European Journal of Cardio-Thoracic Surgery vol:11 issue:5 pages:848-56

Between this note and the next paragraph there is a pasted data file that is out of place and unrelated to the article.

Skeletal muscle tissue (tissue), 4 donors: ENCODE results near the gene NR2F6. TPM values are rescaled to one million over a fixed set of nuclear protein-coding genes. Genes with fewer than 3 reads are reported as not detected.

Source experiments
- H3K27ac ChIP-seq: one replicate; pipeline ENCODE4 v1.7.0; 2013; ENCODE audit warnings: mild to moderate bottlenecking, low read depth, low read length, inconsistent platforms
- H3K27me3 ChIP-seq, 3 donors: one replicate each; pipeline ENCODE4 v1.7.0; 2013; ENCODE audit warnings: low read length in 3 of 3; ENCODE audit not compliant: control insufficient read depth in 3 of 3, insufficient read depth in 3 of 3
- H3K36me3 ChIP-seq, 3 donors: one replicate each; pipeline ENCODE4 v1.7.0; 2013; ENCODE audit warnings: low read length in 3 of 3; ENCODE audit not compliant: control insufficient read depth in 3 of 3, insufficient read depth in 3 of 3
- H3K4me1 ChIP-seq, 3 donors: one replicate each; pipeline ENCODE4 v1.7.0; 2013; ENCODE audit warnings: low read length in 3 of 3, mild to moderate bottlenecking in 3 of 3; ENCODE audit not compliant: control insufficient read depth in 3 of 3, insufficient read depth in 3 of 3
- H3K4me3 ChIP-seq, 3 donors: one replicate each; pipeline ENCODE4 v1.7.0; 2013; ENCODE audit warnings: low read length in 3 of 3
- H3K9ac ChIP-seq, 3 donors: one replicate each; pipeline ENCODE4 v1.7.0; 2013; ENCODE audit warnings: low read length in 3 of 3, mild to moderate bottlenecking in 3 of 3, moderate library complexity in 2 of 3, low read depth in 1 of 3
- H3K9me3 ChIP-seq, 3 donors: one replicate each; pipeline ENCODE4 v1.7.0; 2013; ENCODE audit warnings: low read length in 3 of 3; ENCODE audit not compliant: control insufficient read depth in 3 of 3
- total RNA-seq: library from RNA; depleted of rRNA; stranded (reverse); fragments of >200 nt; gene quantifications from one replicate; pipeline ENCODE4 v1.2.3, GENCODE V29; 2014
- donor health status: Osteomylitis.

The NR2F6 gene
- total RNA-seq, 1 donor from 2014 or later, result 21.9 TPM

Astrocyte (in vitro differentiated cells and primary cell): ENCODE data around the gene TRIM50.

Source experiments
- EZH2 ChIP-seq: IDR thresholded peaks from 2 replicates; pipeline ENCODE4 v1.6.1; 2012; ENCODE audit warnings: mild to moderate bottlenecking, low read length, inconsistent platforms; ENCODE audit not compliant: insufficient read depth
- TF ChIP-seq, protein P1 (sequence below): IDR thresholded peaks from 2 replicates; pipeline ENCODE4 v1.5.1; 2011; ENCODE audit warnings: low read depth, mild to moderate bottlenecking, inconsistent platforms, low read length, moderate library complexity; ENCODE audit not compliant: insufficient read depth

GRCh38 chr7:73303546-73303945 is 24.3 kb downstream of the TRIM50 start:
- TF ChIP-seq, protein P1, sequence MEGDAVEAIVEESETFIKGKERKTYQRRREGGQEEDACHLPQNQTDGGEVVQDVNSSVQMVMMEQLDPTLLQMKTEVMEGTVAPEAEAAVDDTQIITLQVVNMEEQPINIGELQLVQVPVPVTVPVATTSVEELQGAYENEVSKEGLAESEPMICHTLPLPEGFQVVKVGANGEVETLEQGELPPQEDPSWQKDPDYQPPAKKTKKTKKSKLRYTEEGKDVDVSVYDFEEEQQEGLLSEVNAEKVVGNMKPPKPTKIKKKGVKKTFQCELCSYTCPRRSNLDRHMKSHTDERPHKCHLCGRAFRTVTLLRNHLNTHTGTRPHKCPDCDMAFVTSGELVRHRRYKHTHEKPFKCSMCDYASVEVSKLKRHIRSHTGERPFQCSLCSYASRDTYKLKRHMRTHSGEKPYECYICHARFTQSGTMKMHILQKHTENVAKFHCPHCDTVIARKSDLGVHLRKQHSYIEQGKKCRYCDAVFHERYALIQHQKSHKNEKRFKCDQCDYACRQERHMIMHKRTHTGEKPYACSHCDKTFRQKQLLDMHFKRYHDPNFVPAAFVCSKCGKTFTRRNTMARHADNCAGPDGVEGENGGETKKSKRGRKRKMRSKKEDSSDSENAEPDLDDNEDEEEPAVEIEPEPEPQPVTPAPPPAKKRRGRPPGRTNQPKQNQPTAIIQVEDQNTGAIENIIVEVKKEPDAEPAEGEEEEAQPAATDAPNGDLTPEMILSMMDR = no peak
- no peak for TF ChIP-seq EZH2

OBJECTIVE: To study the determinants of early and late outcome after coronary artery bypass grafting (CABG) for evolving myocardial infarction. METHOD: 269 consecutive patients underwent isolated primary or repeat CABG from 1971 to 1992 for evolving myocardial infarction. By institutional policy, these were patients, strictly diagnosed, infarcting either in the cardiac cateterization laboratory, shortly after a previous CABG, or on cardiac intervention waiting lists. At operation, 125 patients were hemodynamically stable, 89 patients in cardiogenic shock 55 patients in cardiopulmonary resuscitation (CPR). Interval between infarct onset and surgical reperfusion ranged from 53 min to 15 h (median, 135 min; 90% between 75 and 360). An internal mammary artery graft (IMA) was used in 81 patients. Cross-sectional follow-up was 100% complete and multivariable analysis was conducted in the hazard function domain. RESULT: One-month, 1-year and 10-year survival was 86, 84 and 66%, respectively. The 1-year and 10-year survival, stratified by hemodynamic class, was respectively 98 and 77% for the stable patients, 77 and 60% for the patients in shock and 62 and 49% for those undergoing CPR. Shock and CPR were incremental risk factors for early but not late risk. Use of an IMA graft was not a risk factor early or late in either stable or unstable patients. CONCLUSION: CABG can be performed with acceptable early and long-term risk in selected patients with evolving myocardial infarction, whatever their hemodynamic state. Outcome as regards survival is neither adversely or advantageously affected by choice of bypassing conduit. An evolving myocardial infarction with stable hemodynamics carries a lesser risk than an unstable anginal state with changing ST-segment.